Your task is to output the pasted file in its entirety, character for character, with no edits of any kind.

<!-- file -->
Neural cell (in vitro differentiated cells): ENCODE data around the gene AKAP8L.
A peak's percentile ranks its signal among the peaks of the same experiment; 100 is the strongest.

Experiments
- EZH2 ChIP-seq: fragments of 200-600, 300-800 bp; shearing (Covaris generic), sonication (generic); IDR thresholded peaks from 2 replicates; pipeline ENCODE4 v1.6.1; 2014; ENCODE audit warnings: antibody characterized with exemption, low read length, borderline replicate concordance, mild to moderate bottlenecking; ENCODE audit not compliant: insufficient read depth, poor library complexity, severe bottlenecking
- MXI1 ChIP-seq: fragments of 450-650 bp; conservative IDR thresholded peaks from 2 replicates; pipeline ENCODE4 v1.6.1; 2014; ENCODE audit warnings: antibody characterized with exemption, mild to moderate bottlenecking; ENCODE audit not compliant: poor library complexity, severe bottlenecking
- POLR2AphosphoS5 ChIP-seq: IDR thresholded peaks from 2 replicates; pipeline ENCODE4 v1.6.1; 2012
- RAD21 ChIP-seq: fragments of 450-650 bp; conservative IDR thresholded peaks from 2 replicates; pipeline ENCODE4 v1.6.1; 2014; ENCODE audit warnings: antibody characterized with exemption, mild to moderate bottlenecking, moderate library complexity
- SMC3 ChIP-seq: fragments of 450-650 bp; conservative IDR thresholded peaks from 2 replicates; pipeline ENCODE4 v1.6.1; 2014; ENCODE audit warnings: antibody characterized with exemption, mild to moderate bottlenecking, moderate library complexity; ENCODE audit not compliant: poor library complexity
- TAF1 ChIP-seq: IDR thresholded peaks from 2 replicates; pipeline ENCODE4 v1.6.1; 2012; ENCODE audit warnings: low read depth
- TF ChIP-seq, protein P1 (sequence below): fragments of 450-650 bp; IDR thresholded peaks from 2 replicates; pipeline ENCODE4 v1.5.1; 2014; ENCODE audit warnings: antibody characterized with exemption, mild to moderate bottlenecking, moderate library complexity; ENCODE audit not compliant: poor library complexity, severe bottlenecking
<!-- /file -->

Neural cell (in vitro differentiated cells): ENCODE data around the gene AKAP8L.
A peak's percentile ranks its signal among the peaks of the same experiment; 100 is the strongest.

Experiments
- EZH2 ChIP-seq: fragments of 200-600, 300-800 bp; shearing (Covaris generic), sonication (generic); IDR thresholded peaks from 2 replicates; pipeline ENCODE4 v1.6.1; 2014; ENCODE audit warnings: antibody characterized with exemption, low read length, borderline replicate concordance, mild to moderate bottlenecking; ENCODE audit not compliant: insufficient read depth, poor library complexity, severe bottlenecking
- MXI1 ChIP-seq: fragments of 450-650 bp; conservative IDR thresholded peaks from 2 replicates; pipeline ENCODE4 v1.6.1; 2014; ENCODE audit warnings: antibody characterized with exemption, mild to moderate bottlenecking; ENCODE audit not compliant: poor library complexity, severe bottlenecking
- POLR2AphosphoS5 ChIP-seq: IDR thresholded peaks from 2 replicates; pipeline ENCODE4 v1.6.1; 2012
- RAD21 ChIP-seq: fragments of 450-650 bp; conservative IDR thresholded peaks from 2 replicates; pipeline ENCODE4 v1.6.1; 2014; ENCODE audit warnings: antibody characterized with exemption, mild to moderate bottlenecking, moderate library complexity
- SMC3 ChIP-seq: fragments of 450-650 bp; conservative IDR thresholded peaks from 2 replicates; pipeline ENCODE4 v1.6.1; 2014; ENCODE audit warnings: antibody characterized with exemption, mild to moderate bottlenecking, moderate library complexity; ENCODE audit not compliant: poor library complexity
- TAF1 ChIP-seq: IDR thresholded peaks from 2 replicates; pipeline ENCODE4 v1.6.1; 2012; ENCODE audit warnings: low read depth
- TF ChIP-seq, protein P1 (sequence below): fragments of 450-650 bp; IDR thresholded peaks from 2 replicates; pipeline ENCODE4 v1.5.1; 2014; ENCODE audit warnings: antibody characterized with exemption, mild to moderate bottlenecking, moderate library complexity; ENCODE audit not compliant: poor library complexity, severe bottlenecking